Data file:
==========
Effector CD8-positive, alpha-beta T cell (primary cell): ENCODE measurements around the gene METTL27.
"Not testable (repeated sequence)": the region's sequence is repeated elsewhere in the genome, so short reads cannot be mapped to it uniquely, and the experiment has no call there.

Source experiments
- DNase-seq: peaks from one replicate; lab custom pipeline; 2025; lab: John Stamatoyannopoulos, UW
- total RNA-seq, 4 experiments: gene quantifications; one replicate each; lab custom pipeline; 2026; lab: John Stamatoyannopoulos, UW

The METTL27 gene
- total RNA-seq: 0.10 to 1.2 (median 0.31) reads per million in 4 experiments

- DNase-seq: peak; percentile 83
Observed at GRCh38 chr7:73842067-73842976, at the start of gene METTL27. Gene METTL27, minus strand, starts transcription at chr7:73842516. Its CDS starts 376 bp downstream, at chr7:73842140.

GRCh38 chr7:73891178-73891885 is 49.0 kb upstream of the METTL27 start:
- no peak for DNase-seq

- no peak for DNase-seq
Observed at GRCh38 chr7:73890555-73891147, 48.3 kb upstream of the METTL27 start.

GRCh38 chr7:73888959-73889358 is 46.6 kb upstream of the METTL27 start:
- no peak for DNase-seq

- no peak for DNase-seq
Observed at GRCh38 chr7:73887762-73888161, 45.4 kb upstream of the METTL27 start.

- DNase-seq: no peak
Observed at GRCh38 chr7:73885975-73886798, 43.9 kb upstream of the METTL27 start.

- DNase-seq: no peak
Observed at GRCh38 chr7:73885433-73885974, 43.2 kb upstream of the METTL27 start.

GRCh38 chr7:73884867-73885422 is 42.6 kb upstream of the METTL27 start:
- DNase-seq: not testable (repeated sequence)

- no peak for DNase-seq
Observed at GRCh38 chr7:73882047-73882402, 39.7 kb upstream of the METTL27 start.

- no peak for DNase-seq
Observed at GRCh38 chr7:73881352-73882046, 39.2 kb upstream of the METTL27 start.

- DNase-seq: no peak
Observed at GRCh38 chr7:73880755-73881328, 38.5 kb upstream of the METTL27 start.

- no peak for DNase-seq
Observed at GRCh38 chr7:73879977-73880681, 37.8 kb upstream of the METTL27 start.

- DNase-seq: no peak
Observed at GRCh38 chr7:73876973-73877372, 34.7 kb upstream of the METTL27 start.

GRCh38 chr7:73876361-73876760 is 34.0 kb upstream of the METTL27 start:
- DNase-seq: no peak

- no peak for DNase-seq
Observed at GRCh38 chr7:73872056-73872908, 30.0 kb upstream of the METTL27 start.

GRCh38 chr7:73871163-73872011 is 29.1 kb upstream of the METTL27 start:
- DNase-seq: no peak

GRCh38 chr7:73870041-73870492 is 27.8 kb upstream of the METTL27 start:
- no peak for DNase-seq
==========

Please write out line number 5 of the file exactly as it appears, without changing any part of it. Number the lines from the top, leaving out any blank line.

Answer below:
- total RNA-seq, 4 experiments: gene quantifications; one replicate each; lab custom pipeline; 2026; lab: John Stamatoyannopoulos, UW